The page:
It’s nice to know that this ammunition shortage isn’t all bad.

Taxing Self-Defense

Do you want to protect yourself? If you live in Cook County you must now pay the state yet another fee in order to enjoy the privilege of self-defense:

Buying a gun in Cook County officially became more expensive this week.

A new $25 tax on every gun purchased in the county took effect Monday as part of County Board President Toni Preckwinkle’s plan to pay for the violence she says crowds jails and drives up health care costs.

“Gun violence is a real problem for us,” Preckwinkle said when she proposed the tax in October. “It’s a problem for us in our criminal justice system and it’s a problem for us in our health care system, and I make no apologies for the proposal.”

When this tax was first proposed I pointed out that it had nothing to do with stopping violence. What this tax is aimed at is erecting another barrier between non-state individuals and the ability to defend themselves. Your life, in the eyes of the state, is less than worthless. The only way your life becomes worth anything to the state is to surrender a portion of your wealth to it. When you do that the state may be benevolent enough to allow you to preserve it but only so it can continue to extract wealth from you.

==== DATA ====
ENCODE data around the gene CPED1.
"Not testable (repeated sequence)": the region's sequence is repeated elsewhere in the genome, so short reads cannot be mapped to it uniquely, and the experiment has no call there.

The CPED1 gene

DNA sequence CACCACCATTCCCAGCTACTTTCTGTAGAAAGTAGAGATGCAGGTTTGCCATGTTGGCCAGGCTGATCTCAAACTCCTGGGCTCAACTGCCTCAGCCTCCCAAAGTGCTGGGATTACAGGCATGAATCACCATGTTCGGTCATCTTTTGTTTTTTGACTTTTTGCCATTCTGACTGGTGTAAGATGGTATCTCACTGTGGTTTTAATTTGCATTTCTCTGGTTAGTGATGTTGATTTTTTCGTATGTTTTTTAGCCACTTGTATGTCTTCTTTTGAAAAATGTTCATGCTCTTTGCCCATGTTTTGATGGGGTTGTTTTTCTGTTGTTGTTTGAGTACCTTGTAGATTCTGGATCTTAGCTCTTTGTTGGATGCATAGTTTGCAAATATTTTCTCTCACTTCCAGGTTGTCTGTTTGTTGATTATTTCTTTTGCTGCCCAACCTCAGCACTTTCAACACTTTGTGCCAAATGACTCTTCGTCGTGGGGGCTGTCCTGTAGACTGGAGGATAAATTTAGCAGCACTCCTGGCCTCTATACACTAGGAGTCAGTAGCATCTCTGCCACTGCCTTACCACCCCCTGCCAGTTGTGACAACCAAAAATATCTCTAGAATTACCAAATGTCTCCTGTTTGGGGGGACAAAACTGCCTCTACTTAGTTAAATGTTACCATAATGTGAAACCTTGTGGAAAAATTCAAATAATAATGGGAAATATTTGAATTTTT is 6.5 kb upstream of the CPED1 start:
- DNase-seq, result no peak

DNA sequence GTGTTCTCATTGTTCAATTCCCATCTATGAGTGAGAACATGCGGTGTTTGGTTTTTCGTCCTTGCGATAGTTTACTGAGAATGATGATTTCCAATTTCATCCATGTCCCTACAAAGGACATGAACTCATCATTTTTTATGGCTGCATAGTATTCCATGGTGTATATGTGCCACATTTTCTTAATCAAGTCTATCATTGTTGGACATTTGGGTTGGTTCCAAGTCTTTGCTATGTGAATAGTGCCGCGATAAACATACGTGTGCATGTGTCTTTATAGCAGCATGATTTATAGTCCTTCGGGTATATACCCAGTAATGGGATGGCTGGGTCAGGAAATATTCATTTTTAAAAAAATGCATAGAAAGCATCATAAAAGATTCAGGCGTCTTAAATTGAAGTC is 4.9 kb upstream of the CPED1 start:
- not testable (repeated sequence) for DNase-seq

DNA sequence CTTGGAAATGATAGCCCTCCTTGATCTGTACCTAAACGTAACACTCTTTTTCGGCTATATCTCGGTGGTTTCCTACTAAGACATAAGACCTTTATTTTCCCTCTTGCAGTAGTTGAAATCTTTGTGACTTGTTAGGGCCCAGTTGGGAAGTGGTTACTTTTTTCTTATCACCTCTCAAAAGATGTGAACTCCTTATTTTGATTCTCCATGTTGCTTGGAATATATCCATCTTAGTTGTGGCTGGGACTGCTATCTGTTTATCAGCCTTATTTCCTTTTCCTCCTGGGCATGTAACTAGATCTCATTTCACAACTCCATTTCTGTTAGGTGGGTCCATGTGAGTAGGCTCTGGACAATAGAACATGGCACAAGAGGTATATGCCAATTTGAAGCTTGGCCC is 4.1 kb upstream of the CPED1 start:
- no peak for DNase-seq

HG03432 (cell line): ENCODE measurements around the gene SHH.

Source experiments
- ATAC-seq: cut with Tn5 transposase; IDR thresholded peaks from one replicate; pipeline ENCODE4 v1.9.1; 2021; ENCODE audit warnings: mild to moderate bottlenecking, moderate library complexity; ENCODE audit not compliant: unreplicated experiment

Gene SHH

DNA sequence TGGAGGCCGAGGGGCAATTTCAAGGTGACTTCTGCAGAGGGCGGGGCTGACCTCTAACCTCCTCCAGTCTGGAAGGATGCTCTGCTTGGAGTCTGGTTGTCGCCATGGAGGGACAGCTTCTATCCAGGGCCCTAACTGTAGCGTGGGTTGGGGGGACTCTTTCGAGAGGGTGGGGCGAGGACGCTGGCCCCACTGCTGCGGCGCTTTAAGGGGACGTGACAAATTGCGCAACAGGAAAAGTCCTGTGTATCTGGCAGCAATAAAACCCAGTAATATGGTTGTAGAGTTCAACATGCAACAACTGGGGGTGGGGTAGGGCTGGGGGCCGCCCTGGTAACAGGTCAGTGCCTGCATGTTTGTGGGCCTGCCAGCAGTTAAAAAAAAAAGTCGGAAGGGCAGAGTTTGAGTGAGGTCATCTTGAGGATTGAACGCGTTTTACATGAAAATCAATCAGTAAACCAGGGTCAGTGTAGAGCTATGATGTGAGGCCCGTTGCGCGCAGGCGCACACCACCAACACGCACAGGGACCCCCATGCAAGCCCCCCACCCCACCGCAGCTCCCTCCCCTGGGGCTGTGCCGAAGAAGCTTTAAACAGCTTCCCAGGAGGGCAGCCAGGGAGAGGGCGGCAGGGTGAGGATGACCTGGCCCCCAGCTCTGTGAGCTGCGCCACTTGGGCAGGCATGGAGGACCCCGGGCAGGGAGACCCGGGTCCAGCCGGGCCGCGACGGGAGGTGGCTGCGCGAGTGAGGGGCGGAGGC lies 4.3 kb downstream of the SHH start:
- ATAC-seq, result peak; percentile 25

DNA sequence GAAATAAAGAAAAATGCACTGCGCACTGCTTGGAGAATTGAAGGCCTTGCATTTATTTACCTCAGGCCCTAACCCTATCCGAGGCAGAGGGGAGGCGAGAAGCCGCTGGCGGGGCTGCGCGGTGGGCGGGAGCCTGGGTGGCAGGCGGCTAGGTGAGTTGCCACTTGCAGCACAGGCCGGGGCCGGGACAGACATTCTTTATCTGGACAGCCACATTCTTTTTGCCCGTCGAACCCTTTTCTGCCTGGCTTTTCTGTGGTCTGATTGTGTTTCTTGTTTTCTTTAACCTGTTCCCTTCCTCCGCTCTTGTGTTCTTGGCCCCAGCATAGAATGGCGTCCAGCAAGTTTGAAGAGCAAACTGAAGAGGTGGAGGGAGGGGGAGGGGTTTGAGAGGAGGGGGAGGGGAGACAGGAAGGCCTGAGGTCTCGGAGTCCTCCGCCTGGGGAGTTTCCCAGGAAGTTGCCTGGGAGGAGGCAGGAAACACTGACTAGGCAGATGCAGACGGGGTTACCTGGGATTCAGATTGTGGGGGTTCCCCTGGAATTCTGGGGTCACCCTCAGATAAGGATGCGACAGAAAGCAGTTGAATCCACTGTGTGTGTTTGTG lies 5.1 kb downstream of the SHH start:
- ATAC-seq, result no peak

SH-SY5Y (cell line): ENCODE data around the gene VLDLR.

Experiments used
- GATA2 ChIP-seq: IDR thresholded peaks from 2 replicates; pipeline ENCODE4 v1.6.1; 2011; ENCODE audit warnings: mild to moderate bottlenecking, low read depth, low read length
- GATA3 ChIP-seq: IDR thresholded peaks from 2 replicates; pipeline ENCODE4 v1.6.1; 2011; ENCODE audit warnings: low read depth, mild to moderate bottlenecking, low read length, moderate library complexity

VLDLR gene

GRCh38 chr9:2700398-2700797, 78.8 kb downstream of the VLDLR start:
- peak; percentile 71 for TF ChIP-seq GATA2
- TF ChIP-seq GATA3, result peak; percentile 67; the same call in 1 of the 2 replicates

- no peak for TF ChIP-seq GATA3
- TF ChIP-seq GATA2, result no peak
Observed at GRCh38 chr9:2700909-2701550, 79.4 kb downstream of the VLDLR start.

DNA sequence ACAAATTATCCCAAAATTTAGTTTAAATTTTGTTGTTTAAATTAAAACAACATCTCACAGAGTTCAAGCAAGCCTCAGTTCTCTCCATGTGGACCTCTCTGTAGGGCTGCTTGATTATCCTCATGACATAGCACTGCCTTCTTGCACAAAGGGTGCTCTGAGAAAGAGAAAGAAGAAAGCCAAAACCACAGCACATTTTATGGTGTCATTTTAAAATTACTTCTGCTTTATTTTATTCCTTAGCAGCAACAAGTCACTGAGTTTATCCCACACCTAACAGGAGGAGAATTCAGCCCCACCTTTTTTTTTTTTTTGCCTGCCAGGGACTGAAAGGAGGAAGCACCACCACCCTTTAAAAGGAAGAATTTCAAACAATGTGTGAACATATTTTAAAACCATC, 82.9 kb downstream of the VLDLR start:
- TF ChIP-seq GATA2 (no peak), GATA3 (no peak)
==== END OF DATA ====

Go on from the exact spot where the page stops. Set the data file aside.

I do have some good news for those of you living in Cook County, there is an easy way to get around this tax. Instead of buying a firearm from a dealer in Cook County buy one on the “black” market. Buying on the “black” market allows you to avoid all of the hoops state-licensed dealers are forced to make you jump through and you can avoid buying a permission slip from the state to protect your life.

Paying Twice for Information

California is such an interesting state to watch. Not only is it the state that shows us what happens when you rely on the state for everything, it is currently giving us a glimpse of the aftermath of state reliance. One of the more laughable proposals being put forth by California’s state is double charging denizens for access to public information: